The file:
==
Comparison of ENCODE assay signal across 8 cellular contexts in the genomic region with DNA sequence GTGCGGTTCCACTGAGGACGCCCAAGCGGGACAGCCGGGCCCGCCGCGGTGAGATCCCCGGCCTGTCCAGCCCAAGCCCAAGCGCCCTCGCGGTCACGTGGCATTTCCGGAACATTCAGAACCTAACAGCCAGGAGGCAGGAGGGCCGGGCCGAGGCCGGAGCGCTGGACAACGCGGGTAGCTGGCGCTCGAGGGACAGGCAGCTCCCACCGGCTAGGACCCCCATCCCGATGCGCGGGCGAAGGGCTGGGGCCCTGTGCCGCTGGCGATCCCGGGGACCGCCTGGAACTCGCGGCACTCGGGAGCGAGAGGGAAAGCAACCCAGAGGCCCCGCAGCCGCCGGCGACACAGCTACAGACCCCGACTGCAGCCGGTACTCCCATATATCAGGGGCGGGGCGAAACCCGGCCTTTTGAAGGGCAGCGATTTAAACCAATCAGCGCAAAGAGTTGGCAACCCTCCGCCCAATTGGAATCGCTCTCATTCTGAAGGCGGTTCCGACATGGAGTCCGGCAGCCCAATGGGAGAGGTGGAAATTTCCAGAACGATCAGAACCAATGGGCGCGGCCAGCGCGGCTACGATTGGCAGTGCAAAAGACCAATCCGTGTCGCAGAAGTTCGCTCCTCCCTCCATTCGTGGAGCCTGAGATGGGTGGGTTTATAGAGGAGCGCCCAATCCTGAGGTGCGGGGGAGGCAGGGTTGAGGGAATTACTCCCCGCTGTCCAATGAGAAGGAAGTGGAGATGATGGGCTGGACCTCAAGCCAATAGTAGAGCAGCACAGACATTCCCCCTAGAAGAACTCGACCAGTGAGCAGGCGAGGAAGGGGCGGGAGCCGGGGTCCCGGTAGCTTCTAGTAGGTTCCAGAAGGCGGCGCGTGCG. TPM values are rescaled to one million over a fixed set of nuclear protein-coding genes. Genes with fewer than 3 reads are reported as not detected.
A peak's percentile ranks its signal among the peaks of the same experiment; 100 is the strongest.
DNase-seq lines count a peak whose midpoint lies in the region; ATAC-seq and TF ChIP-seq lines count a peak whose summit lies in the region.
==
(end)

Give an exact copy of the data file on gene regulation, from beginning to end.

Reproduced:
Comparison of ENCODE assay signal across 8 cellular contexts in the genomic region with DNA sequence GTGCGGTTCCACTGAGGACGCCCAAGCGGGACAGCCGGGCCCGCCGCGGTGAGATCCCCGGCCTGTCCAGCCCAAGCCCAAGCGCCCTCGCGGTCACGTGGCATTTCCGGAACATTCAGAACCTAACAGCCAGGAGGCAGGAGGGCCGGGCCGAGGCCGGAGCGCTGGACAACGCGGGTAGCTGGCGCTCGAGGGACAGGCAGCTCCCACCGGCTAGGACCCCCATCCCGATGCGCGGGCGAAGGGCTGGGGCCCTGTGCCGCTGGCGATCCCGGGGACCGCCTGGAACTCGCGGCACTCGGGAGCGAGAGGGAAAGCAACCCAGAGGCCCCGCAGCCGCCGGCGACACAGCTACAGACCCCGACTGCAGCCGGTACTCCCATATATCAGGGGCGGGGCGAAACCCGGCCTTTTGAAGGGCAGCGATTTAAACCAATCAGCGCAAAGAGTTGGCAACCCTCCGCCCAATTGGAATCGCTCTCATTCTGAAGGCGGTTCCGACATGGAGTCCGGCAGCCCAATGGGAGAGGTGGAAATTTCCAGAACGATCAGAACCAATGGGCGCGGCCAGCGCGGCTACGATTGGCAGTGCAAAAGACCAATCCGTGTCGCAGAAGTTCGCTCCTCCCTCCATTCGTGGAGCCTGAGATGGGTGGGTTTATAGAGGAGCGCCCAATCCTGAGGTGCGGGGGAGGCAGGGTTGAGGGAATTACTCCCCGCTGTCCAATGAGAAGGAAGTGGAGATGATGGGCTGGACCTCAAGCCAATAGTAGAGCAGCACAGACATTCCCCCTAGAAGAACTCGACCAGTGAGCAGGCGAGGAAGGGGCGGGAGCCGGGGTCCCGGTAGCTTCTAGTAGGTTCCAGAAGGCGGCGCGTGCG. TPM values are rescaled to one million over a fixed set of nuclear protein-coding genes. Genes with fewer than 3 reads are reported as not detected.
A peak's percentile ranks its signal among the peaks of the same experiment; 100 is the strongest.
DNase-seq lines count a peak whose midpoint lies in the region; ATAC-seq and TF ChIP-seq lines count a peak whose summit lies in the region.